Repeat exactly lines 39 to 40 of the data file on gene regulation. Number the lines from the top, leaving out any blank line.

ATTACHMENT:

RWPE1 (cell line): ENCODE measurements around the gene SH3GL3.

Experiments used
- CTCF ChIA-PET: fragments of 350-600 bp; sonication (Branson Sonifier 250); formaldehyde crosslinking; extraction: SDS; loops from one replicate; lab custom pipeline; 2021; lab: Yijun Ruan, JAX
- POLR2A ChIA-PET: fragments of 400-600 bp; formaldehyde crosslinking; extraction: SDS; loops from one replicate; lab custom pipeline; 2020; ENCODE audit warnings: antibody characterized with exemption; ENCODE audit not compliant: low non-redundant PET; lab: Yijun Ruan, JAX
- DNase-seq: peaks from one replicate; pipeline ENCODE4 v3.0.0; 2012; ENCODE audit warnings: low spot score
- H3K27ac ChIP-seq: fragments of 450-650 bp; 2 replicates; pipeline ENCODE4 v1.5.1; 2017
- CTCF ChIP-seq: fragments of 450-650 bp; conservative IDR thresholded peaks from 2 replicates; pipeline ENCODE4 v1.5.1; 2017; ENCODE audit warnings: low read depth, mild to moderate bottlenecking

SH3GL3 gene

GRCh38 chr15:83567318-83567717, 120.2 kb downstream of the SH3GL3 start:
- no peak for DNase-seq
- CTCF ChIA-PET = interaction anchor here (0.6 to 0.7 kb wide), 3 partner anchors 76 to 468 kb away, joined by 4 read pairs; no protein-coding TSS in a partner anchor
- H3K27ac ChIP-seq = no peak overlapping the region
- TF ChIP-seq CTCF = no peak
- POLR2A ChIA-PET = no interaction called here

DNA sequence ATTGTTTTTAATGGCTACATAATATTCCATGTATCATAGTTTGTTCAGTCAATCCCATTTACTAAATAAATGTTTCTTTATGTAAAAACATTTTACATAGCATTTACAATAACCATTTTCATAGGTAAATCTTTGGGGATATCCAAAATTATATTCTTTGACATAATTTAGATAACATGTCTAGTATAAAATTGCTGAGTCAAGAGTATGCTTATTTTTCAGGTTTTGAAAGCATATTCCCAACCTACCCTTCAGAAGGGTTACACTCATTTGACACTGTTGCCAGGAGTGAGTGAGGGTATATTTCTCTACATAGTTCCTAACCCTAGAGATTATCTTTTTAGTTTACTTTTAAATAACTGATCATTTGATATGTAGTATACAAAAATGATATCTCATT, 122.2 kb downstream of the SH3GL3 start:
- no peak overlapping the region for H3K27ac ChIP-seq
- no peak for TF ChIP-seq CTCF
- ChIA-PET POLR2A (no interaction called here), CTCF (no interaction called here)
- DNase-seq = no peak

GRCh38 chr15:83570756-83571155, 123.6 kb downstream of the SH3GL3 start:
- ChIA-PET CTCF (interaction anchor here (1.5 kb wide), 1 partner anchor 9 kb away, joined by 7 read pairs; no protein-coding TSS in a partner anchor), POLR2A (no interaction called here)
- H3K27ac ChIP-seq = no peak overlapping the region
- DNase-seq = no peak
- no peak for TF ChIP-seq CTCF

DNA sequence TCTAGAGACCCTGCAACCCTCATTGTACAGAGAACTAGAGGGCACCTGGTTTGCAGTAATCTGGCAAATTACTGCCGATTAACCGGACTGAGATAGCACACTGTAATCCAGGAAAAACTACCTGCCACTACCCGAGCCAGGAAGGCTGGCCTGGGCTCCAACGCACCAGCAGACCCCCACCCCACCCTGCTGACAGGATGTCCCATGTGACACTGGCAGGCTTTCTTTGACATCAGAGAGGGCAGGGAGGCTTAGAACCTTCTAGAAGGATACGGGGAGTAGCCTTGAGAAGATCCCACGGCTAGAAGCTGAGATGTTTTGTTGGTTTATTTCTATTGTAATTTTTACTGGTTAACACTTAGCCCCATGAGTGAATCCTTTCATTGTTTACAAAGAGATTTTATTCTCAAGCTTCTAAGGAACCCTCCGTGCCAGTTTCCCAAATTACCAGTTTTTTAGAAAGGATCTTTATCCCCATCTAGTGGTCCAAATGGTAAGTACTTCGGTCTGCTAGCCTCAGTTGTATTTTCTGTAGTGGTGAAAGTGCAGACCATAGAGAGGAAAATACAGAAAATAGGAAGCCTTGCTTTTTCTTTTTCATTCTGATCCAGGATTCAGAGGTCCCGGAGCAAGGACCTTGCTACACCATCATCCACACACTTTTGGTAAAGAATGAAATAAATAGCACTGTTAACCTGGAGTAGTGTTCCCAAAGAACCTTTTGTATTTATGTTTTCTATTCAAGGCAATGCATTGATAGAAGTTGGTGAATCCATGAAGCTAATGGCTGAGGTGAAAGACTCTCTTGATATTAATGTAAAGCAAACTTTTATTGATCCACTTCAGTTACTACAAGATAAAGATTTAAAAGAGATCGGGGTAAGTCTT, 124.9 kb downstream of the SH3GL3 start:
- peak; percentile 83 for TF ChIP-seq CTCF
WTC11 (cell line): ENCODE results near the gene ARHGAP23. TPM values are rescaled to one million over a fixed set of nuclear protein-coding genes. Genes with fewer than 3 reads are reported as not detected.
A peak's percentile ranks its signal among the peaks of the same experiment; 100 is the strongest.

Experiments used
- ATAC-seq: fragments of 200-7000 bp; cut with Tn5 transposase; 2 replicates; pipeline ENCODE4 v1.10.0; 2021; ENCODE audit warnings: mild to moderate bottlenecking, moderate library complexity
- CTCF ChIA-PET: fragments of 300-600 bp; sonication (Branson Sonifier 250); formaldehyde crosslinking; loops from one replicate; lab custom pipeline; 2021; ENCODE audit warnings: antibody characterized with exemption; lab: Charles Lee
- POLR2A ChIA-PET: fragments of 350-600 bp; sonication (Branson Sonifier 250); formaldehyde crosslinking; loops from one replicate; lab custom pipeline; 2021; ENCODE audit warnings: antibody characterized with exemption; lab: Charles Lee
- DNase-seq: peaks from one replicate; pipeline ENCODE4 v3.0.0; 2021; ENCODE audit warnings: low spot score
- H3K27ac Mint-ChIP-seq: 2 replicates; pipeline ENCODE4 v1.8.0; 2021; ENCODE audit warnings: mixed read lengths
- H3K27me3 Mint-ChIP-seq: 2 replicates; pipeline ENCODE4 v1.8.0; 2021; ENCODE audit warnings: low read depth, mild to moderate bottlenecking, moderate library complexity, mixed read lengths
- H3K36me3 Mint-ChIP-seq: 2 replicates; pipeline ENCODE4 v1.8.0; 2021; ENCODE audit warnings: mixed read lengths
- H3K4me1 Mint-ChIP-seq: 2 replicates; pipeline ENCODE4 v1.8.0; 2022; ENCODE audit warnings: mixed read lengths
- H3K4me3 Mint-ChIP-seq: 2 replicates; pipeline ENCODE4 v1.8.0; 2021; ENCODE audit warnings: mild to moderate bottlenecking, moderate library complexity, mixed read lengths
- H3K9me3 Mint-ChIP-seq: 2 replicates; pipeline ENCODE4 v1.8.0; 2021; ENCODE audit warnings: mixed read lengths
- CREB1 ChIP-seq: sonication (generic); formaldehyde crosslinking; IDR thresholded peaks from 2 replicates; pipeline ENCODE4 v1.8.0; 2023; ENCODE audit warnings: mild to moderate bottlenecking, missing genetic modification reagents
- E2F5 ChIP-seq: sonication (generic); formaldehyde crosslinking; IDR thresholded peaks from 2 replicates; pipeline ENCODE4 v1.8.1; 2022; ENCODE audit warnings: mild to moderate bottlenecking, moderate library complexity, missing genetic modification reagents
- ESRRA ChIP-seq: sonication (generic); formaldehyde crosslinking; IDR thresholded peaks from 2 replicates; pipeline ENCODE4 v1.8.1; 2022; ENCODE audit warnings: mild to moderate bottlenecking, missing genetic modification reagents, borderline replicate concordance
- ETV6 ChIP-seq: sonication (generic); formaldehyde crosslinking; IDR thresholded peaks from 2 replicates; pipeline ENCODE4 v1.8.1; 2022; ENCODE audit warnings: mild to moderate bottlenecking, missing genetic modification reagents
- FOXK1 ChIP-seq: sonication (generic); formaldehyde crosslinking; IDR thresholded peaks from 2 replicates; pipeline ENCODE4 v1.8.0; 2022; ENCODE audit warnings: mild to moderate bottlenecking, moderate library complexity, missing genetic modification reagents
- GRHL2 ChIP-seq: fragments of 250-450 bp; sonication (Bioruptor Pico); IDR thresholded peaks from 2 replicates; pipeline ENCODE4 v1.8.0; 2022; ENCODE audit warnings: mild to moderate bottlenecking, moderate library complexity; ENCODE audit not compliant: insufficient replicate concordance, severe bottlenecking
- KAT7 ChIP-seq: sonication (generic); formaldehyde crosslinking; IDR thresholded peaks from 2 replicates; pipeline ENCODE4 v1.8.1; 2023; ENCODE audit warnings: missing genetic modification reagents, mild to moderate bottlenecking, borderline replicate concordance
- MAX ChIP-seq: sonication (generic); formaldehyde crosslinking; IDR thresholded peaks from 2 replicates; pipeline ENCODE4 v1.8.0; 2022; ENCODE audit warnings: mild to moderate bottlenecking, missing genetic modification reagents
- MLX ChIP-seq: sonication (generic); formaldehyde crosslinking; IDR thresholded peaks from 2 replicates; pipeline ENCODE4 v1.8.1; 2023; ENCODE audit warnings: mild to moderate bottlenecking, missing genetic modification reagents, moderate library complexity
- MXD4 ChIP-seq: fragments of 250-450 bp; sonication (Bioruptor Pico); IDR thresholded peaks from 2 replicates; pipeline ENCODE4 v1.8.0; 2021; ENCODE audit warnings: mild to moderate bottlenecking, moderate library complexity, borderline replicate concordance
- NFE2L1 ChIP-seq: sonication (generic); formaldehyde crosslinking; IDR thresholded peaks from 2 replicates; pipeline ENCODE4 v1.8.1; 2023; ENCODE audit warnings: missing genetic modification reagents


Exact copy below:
- H3K9me3 Mint-ChIP-seq: 2 replicates; pipeline ENCODE4 v1.8.0; 2021; ENCODE audit warnings: mixed read lengths
- CREB1 ChIP-seq: sonication (generic); formaldehyde crosslinking; IDR thresholded peaks from 2 replicates; pipeline ENCODE4 v1.8.0; 2023; ENCODE audit warnings: mild to moderate bottlenecking, missing genetic modification reagents